Which veterans over the age of 35 have the best shot at Cooperstown as their careers wind down? Jay Jaffe uses his JAWS system to break it down.
Sunday night’s matchup in the Bronx featured two teams heading in opposite directions this season—the Red Sox toward a playoff berth, the Yankees toward ignominy—and two well-decorated sluggers nearing the ends of stellar careers in David Ortiz and Carlos Beltran. With the 2016 Hall of Fame induction set for Sunday, July 24 in Cooperstown, it’s worth checking in on their progress and those of other late-career players who might be so honored someday, as Mike Piazza and Ken Griffey Jr. are this year.
For this, I'm breaking out my JAWS (Jaffe WAR Score) system, just as I do every winter for the annual Hall of Fame voting. You can find a lengthy introduction here, but the short version is that JAWS is a tool for measuring a candidate’s Hall of Fame worthiness by comparing him to the players at his position who are already enshrined. It uses the Baseball-Reference version of Wins Above Replacement to estimate a player's total hitting, pitching and defensive value to account for the wide variations in scoring levels that have occurred throughout the game's history and from ballpark to ballpark.
A player’s JAWS is the average of his career WAR total and that of his peak, which I define as his best seven years; those numbers are compared to the averages of the enshrined players at each position, which I refer to as the standards. For the purposes of comparison, players are classified at the position where they accrued the most value, which may be different from where they played the most games, particularly as players tend to shift to positions of less defensive responsibility—and thus less overall value—as they age. The system makes no attempt to account for postseason play, awards and other honors, league leads in important categories, career milestones and historical importance, but that information is all germane to the Hall of Fame discussion and I’ll incorporate it into these evaluations.
For this piece, I'm looking only at active players 35 and older, those whose peaks have by and large passed. I'll take a look at some mid-career players who are working towards Cooperstown—Clayton Kershaw, Buster Posey, Mike Trout and more—in an upcoming post. The players are listed in descending order of career WAR. All statistics are through Saturday unless otherwise indicated.
Alex Rodriguez, Yankees (118.2 career WAR/64.2 7yr-peak WAR/91.2 JAWS)
Average HOF SS: 66.7/42.8/54.8
Like Ortiz and Beltran, A-Rod played in Sunday night’s game, but he’s not getting into Cooperstown anytime soon thanks to his 2014 full-season drug suspension. Though he’s a 14-time All-Star, a three-time MVP, the second-ranked shortstop in JAWS (even having spent the past decade at third base and DH) and one of three players ever to reach the dual milestones of 3,000 hits and 600 homers (Hank Aaron and Willie Mays are the others), none of that will mean much to the majority of BBWAA voters because of the stigma of that suspension. At some point, a player who has been disciplined under the game’s drug policy will be elected, opening the door for others to be reconsidered; even then, it’s more likely to come from a first offender on a minimum penalty than one whom MLB considered banning for life.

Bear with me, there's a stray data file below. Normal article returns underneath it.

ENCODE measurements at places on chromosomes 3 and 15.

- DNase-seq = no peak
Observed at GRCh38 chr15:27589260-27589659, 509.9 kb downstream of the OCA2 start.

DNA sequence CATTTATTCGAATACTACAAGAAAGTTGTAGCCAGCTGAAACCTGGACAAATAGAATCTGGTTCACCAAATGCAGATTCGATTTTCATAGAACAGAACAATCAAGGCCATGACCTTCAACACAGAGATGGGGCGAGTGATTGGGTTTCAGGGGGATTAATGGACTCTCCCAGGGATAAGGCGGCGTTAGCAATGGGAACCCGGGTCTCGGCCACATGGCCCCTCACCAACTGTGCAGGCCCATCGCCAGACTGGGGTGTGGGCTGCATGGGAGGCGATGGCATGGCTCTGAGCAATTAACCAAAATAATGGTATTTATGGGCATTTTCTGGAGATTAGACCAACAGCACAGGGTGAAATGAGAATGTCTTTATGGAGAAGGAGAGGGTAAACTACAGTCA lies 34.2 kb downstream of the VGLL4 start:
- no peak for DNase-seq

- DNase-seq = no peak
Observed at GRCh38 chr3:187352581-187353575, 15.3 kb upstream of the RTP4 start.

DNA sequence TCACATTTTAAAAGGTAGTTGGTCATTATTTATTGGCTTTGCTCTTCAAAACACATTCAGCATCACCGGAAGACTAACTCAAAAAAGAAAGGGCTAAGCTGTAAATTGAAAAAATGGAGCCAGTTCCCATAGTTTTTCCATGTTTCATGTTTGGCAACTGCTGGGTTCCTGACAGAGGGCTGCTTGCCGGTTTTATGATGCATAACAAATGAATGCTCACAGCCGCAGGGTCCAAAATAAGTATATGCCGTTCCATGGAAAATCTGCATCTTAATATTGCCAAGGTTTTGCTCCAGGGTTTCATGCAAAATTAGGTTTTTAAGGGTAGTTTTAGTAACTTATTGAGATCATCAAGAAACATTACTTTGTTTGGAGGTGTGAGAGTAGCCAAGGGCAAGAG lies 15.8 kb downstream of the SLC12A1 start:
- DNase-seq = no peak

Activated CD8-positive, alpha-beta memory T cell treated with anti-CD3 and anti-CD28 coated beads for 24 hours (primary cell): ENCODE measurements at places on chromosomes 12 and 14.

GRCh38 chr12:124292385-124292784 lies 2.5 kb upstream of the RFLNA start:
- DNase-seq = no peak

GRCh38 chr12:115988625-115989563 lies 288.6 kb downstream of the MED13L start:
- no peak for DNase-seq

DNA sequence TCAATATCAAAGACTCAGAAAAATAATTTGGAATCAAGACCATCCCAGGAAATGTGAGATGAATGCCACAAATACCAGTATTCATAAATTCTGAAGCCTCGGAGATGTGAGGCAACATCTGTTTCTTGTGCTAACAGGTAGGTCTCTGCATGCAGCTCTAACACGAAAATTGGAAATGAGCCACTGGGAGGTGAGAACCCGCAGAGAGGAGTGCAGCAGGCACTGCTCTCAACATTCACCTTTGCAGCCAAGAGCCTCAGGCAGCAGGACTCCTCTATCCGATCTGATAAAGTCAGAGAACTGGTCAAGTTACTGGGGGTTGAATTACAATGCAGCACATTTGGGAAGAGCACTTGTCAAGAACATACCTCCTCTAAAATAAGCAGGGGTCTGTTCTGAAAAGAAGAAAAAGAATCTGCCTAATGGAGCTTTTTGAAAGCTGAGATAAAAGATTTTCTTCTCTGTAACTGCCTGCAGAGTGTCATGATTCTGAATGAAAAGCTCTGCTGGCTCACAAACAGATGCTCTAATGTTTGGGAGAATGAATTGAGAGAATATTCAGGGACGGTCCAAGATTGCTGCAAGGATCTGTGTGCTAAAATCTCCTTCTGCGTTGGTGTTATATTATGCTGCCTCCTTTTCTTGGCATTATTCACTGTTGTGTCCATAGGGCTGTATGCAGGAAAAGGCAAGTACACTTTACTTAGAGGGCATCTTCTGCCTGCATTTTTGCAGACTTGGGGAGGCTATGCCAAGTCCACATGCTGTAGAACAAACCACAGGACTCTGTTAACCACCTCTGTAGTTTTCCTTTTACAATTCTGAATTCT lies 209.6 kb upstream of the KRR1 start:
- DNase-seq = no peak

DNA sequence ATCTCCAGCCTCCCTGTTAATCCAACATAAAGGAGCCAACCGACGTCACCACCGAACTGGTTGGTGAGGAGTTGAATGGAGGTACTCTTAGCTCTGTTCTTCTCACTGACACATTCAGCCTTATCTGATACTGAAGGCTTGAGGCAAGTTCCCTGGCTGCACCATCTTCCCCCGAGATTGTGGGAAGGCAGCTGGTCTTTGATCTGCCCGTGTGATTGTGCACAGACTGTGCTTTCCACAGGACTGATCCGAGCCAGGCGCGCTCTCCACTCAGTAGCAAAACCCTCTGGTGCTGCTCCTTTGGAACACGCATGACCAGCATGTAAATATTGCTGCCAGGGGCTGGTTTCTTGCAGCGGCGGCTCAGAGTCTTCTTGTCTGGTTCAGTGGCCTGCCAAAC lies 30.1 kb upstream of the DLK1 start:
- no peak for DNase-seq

Albert Pujols, Angels (99.8/61.6/80.7)
Average HOF 1B: 65.9/.42.5/54.2
Pujols’s stay in Anaheim hasn’t gone according to plan. In 4 1/2 seasons there, he’s battled injuries and shown that he’s clearly in the decline phase of his career, hitting for a 122 OPS+ overall and a career-low 99 (on .244/320/.409 hitting) this year, compared to a 170 mark in St. Louis. Nonetheless, the strength of his 11-year tenure as a Cardinal alone—a span during which he hit 445 homers, won three MVP awards and led the team to two championships, tallying 86.4 WAR—is enough to merit a spot in Cooperstown. He’s second among first basemen in WAR and JAWS behind only Lou Gehrig (112.4/67.7/90.0). While it now seems unlikely he’ll compile another 20 WAR to overtake the Iron Horse, he’ll be a first-ballot Hall of Famer nonetheless, and likely as part of the 3,000/600 club as well; he has 2,751 hits and 577 homers, including two on Sunday.
Adrian Beltre, Rangers (86.8/48.8/67.8)
Average HOF 3B: 67.5/42.7/55.1
The combination of a debut at 19 years old, elite defense and a renaissance during his six seasons as a Ranger has solidified Beltre's berth in Cooperstown. Though he has never won an MVP award and his All-Star and Gold Glove totals are modest (four apiece), the 37-year-old is closing in on 3,000 hits (he has 2,857) and already has 425 homers. What's more, his dazzling defense, which carried him through lean stretches in Los Angeles and Seattle, is backed by the metrics; he's second at the position in fielding runs (221) behind only Brooks Robinson (293), which has propelled him to fifth in JAWS, just ahead of likely 2018 enshrinee Chipper Jones. Having signed a two-year, $36 million extension earlier this year, Beltre will likely close out his career with the Rangers and wear a T on his bronze plaque.
Carlos Beltran, Yankees (69.5/44.3/56.9)
Average HOF CF: 71.1/44.5/57.8
Almost exactly a year ago, Beltran’s career appeared to be on the ropes: He had been limited to just 109 games and a 98 OPS+ in 2014 and had endured a sluggish first half of '15 before landing on the DL due to an oblique strain. He salvaged his season upon returning, and in his age-39 campaign, Beltran has been the Yankees’ best hitter in 2016, batting .294/.332/.539 with 19 homers and a 129 OPS+, good enough to make his ninth All-Star team.
Beltran is no lock for Cooperstown, but with 2,546 hits, 411 homers, 311 steals, three Gold Gloves and a magnificent postseason line (.332/.441/.674 with 16 homers in 223 PA), he's got a solid case on the traditional merits, and he’s eighth among centerfielders in JAWS, less than one point below the standard. Strong play through the remainder of this season—ideally, with a trade to a contender—plus some further padding of his totals next year could push him above the standard and perhaps past Duke Snider (58.2 JAWS) for seventh at the position. He'll benefit from an electorate that grows more savvy to advanced statistics with each passing year.